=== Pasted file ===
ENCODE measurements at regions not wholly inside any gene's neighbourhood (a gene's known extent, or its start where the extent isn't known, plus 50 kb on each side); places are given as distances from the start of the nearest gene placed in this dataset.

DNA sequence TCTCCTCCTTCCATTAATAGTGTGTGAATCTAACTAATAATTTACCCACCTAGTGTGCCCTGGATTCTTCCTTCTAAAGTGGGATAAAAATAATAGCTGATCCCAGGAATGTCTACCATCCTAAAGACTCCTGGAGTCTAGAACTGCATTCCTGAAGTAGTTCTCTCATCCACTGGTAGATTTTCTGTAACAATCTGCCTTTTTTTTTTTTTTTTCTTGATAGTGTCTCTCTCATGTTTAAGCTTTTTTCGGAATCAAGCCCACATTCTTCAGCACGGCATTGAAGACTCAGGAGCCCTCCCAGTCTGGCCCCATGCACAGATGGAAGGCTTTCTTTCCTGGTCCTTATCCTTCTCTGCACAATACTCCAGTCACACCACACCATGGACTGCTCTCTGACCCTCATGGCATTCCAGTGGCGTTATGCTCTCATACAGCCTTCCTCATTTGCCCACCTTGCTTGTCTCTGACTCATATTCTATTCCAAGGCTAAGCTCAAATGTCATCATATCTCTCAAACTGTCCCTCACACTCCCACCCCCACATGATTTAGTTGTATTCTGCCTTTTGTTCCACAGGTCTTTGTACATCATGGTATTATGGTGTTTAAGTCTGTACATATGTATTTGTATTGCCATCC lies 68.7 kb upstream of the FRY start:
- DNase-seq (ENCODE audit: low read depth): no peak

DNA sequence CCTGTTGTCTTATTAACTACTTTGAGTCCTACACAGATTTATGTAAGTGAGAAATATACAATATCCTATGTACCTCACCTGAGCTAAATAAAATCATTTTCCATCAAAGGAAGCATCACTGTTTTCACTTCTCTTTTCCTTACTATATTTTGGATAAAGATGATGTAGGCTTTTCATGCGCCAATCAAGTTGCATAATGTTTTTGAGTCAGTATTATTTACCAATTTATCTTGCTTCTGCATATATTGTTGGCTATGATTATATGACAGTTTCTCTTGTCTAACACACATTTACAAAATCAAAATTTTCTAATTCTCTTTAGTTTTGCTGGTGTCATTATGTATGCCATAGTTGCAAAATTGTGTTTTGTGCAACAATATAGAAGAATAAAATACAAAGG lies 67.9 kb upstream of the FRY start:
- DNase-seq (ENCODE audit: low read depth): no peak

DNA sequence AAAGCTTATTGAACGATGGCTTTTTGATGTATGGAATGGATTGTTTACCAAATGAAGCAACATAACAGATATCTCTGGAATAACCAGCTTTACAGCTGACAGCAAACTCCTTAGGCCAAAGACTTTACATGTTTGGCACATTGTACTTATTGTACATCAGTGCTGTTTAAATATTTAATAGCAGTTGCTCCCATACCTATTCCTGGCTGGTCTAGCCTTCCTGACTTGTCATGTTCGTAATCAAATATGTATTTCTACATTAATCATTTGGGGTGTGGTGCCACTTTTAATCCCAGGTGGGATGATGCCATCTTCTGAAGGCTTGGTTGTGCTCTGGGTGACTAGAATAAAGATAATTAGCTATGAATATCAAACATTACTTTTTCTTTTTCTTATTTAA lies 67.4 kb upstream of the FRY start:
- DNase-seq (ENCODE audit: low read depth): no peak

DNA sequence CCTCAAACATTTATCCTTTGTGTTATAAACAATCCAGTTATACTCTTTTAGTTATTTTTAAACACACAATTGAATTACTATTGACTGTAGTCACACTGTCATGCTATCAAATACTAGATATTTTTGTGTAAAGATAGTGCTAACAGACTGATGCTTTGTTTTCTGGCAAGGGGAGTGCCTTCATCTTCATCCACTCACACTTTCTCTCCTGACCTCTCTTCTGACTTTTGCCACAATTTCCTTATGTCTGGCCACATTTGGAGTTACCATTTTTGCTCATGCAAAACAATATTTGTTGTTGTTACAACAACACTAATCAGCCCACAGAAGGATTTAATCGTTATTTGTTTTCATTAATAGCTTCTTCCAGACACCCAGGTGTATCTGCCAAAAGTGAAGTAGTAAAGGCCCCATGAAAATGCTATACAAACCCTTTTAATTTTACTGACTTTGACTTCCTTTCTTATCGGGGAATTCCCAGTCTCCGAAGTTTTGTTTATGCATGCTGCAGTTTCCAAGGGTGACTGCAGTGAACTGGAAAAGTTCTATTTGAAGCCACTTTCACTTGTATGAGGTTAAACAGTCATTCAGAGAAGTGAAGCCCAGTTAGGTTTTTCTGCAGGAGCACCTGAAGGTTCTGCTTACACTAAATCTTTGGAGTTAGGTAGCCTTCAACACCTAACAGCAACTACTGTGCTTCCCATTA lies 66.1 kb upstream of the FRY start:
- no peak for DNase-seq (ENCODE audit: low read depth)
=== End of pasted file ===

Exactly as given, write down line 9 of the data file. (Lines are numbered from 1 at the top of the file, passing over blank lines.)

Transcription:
- no peak for DNase-seq (ENCODE audit: low read depth)